michael bloomberg
CNN  — 

Potential presidential candidate Michael Bloomberg said that he “can’t stand up here and tell you every decision I have made as mayor was perfect” and that his main goal as mayor was “saving lives” in remarks to civil rights leaders at the National Action Network on Monday. The former New York mayor, however, did not directly mention the controversial policing policy known as “stop and frisk” that he supported to fight crime as mayor – an issue that could impact his possible 2020 run for President.

Bloomberg, the former three-term mayor who is considering running for the Democratic nomination for President in 2020, looked to curb the city’s high crime and murder rate during his 12 years in office by empowering city police to more easily detain and question people. The policing approach, officially called “Stop, question and frisk,” sparked a backlash from activists throughout Bloomberg’s tenure as mayor because it overwhelmingly impacted African-American and Latino men. Critics called the measure racist.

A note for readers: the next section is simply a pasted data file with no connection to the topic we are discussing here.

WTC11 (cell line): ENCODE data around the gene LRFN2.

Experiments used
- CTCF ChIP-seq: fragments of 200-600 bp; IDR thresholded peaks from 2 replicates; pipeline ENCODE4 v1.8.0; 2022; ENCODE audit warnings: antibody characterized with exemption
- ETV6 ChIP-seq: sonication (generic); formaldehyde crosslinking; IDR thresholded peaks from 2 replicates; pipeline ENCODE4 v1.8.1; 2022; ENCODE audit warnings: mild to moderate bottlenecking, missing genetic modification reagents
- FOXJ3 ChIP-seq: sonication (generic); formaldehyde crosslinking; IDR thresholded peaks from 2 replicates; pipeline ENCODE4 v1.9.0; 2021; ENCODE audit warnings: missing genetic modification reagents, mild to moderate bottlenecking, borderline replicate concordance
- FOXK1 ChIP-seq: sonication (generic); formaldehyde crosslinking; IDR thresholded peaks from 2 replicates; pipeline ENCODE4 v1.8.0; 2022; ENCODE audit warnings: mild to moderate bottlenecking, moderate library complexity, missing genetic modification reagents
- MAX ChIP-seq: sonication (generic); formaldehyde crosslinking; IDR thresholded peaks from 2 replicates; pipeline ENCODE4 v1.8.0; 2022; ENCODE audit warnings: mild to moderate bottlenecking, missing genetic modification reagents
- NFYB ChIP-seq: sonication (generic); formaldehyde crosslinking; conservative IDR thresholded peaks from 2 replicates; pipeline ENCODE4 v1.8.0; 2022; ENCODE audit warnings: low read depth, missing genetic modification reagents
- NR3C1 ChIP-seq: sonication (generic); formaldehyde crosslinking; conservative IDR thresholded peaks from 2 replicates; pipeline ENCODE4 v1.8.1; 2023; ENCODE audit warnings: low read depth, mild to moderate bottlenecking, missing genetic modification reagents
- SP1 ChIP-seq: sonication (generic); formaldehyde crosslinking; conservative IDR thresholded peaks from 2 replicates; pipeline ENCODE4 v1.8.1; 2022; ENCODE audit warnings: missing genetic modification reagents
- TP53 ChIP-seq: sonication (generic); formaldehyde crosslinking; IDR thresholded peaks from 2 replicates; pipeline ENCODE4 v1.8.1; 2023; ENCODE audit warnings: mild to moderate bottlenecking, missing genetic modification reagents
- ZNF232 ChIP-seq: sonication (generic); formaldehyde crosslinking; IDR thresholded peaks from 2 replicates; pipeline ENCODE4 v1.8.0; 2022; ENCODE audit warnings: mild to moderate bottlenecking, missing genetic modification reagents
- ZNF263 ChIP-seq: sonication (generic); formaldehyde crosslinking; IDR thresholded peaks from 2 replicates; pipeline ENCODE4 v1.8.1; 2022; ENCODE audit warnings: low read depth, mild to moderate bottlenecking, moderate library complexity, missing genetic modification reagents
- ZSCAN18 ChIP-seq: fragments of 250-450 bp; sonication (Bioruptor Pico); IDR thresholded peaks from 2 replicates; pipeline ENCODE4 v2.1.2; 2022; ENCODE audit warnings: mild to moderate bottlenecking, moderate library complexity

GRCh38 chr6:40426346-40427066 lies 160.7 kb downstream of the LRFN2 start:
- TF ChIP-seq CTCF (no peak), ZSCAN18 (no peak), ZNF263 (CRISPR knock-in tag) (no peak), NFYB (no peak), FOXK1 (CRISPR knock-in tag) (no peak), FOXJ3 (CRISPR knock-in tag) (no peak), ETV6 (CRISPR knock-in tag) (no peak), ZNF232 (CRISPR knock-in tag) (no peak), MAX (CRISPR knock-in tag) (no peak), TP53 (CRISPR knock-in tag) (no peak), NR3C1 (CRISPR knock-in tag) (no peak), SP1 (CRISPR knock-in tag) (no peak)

Bloomberg’s support for the tactic will come under renewed scrutiny if he decides to run for president as a Democrat in 2020 and questions about his current views of the policy loom.

“I can’t stand up here and tell you every decision I have made as mayor was perfect,” Bloomberg said at the breakfast honoring Dr. Martin Luther King Jr. in his first major public remarks as several fellow Democrats have already entered the 2020 race. “I listened to concerns, and I tried to be responsive. But I can tell you that we were always guided by the goal, first and foremost in all cases, of saving lives of those who faced the greatest risk of gun violence, young men of color, and by cutting murders in half I am glad to say some 1,600 people are alive today who otherwise would not be and most are young men from black and Hispanic communities.”

He added, “Thankfully, they were not killed simply for being at the wrong place at the wrong time. I can’t tell you their names, but I can tell you all across America, there are still far too many people who aren’t so lucky and still far too many politicians who don’t give a damn about them. … I am not going to accept that, and I hope you won’t either.”

The stop-and-frisk practice took place for much of Bloomberg’s administration, peaking at 203,500 stops